Have you ever smiled at a pothole? WGN’s Steve Sanders has the story of a Chicago artist who is making potholes; smile worthy.
“I’m very excited about pothole season this year. Ya, I found one right at Grand & Bishop here that is off to the side of the street. It’s kinda by a crosswalk which is nice. It’s about the right size, right depth. You know, it’s good to go.” Former Chicago ad man Jim Bachor has waited all winter for back-to-back 60 degree days. “I’ve got industrial strength traffic cones, and I’ve got my orange vest on, and I look like a utility worker. You get a little bit of a workout doing this. Nobody likes potholes. They’re universally reviled. And so I think it’s kinda funny to have something beautiful, like a bouquet of tulips or something like that. It’s this total opposite of what you’d expect. Short of repaving every street in the city with concrete, which apparently is too expensive, but in the long run wouldn’t be, it’s an insolvable problem.” Bachor is a mosaic artist. “The permanence of the art form just kinda blows me away." They're skills he was eager to learn after a trip to Europe.
“When people think mosaic they don’t think what I do. People think of bathroom framed mirrors, or flower pots, or things that their aunt did to some craft class or whatnot. And I really try and turn that concept on its head. ” That head turning process began almost when Bachor was inspired by a pothole right in front of his house. “This is the original pothole piece of art. It was installed in May of 2013. And then I’m like, I’ve got this art form that I love the permanence of; why don’t I try putting a mosaic in that pothole?” He started with a simple design, a Chicago flag and one word- Pothole. It lasted about a year before city crews covered it with asphalt. He scoped out other potholes close to home and began numbering them. “This is pothole number 316841 documented by the city.” Of course, he’s joking. ” And it looks as good as it did when I first put it in I think last May.”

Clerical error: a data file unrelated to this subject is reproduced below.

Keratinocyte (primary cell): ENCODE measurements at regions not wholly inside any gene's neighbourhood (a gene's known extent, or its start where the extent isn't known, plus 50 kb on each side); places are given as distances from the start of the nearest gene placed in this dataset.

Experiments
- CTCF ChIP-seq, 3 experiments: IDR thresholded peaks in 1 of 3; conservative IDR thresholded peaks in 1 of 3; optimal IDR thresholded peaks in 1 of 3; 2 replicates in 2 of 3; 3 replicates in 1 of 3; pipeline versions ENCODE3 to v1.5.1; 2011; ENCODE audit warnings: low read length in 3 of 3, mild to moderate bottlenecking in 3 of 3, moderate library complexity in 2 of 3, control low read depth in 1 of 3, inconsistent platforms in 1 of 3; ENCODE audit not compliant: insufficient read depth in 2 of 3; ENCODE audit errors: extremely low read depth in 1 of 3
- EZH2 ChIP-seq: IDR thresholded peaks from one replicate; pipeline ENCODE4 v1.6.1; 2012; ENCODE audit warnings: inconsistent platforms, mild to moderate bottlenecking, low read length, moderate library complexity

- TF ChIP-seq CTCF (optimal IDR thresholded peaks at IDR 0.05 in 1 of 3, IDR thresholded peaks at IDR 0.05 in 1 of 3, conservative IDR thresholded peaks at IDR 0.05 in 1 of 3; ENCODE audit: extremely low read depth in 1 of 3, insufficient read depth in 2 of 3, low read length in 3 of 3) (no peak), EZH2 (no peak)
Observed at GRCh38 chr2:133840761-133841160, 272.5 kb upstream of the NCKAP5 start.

Last summer he designed a flower series for some lucky potholes in the West loop, not far from where he’s starting this season’s series. “It’s basically get it street level, and at that point we introduce the artwork. And then things get real exciting. You only get like one shot to get it. I just pour hot water on it and let it soak for 20 minutes.” In the spirit of guerilla artists everywhere, Bachor doesn’t ask permission to use public spaces. He just sets up his cones and goes to work. “You gotta take risks. If you don’t take risks, you don’t do interesting stuff. This is the culmination of all this ridiculous work. Doing this has ruined my hand modeling career for sure.”Fellow mosaic artist Kate Jessup of Seattle had to see the pothole process first hand. “I do really admire his technique and his integrity using some really ancient materials and technique so I think it’s a really cool thing.” Jim says, “It’s all positive. I haven’t heard one negative thing.” Mosaics can get pricey; especially when you use Murano glass and marble from Italy. He suspected he could easily raise 300-dollars on the crowdfunding website Kickstarter. He got his $300, plus $4300 more “The first person to contribute $100 said he wanted soft serve ice cream. Next one’s gonna be a bomb pop and the one after than is gonna be a creamscicle.” Bachor’s hope is, the next time you see potholes,s you’ll see flowers, and ice cream cones, and smiles. “I think it looks great. It almost looks 3 dimensional. I almost want to grab it off the street.” (laughs)
Bachor has been invited to Finland in a few weeks where he’ll appear at an end-of-winter festival. And the Nike Store on Michigan Avenue commissioned him to create a four-foot-by-six-foot pothole on their concrete floor. You can share this story and learn even more about what Jim Bachor is up to by clicking these links.
Producer Pam Grimes and Photojournalists Steve Scheuer and Mike D’Angelo contributed to this report.